Terrorist Screening and Brady Background Checks for Firearms Page: 2 of 12
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Terrorist Screening and Brady Background
Checks for Firearms
Historically, terrorist watch list checks were not part of the firearms background
check process implemented pursuant to the Brady Handgun Violence Prevention Act.
Such watch lists were not checked, because being a known or suspected terrorist is
not a disqualifying factor for firearm transfer/possession eligibility under current
federal or state law. Nevertheless, if a person is a known or suspected terrorist, it
suggests that there may be an underlying factor (e.g., illegal immigration or fugitive
status) that could bar him from legal firearms possession. For a time, moreover, all
Brady background check records for approved firearm transfers were destroyed
almost immediately, precluding the opportunity to use the background check system
to screen for known and suspected terrorists.
Consequently, three issues emerged regarding Brady background checks
following the 9/11 attacks. First, should approved firearm transfer records be
maintained on a temporary basis to determine whether persons of interest in
counterterrorism investigations had previously obtained firearms improperly?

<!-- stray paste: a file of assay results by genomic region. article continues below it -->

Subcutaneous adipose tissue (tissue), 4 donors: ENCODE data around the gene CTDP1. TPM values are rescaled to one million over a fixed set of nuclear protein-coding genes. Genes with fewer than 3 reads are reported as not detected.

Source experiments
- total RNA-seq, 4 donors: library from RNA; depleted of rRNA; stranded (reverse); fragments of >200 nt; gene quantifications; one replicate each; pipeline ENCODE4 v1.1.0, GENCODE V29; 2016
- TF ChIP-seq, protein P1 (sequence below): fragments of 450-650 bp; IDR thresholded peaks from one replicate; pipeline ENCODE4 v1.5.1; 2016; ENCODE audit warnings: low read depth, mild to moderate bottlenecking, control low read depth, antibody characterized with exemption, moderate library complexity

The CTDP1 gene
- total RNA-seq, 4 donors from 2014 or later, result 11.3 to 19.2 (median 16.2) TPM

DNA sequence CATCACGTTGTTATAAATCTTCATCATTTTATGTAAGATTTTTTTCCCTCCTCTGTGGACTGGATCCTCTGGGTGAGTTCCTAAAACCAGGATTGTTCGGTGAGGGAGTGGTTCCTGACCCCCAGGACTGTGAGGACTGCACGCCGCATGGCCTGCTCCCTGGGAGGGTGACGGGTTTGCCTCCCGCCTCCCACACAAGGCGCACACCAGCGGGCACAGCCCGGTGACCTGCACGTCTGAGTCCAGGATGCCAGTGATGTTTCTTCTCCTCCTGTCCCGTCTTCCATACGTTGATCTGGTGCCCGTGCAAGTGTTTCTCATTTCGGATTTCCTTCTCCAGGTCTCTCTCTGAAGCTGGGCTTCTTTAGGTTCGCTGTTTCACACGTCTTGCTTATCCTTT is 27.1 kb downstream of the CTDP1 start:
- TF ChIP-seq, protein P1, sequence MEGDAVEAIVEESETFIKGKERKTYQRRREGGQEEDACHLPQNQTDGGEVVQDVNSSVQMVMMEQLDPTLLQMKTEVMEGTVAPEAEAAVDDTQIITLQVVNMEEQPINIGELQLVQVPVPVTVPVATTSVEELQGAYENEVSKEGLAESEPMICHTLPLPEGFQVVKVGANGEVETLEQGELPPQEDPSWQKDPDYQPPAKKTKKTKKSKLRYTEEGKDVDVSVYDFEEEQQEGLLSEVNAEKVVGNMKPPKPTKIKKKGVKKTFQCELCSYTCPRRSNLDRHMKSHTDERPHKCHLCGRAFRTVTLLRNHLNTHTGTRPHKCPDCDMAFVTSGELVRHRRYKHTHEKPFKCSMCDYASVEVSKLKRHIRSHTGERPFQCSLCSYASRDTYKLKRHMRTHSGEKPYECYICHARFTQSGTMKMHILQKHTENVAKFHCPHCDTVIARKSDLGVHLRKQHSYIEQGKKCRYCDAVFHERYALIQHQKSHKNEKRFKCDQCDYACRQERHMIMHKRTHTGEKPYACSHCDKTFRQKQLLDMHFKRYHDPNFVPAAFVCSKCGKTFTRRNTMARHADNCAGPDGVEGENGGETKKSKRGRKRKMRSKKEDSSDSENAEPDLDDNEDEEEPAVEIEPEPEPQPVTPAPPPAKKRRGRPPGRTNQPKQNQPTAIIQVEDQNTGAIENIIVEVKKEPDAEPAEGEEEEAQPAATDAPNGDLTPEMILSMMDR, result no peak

Second, should terrorist watch list checks be incorporated statutorily into the Brady
background check process? Third, should persons watch-listed as known or
suspected terrorists be prohibited statutorily from possessing firearms?
In February 2004, the FBI reportedly modified its National Instant Criminal
Background Check System (NICS) operating procedures to retain NICS records
temporarily for approved transfers that result in terrorist watch list hits, and to pass
that information on to FBI investigators on the Joint Terrorism Task Forces. In
addition, Attorney General Alberto Gonzales has directed the DOJ Office of Legal
Policy to form a working group to review federal gun laws - particularly in regard
to Brady background checks - to determine whether additional authority should be
sought to prevent firearms transfers to known and suspected terrorists.
On March 19, 2007, Representative Carolyn McCarthy reintroduced a bill (H.R.
1167) that would make it unlawful for anyone to transfer a firearm to a person who
was on the "No Fly" lists maintained by the Transportation Security Administration.
Also, on April 26, Senator Frank Lautenberg introduced a bill (S. 1237) that would
authorize the Attorney General to deny the transfer of firearms or the issuance of
firearms and explosives licenses to known or suspected terrorists. The language of
S. 1237 reportedly reflects a legislative proposal made by the Department of Justice.
Similar proposals were introduced in the 109th Congress. This report will be updated
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Terrorist Screening and Brady Background Checks for Firearms, report, April 30, 2007; Washington D.C.. (digital.library.unt.edu/ark:/67531/metadc815829/m1/2/: accessed May 24, 2018), University of North Texas Libraries, Digital Library, digital.library.unt.edu; crediting UNT Libraries Government Documents Department.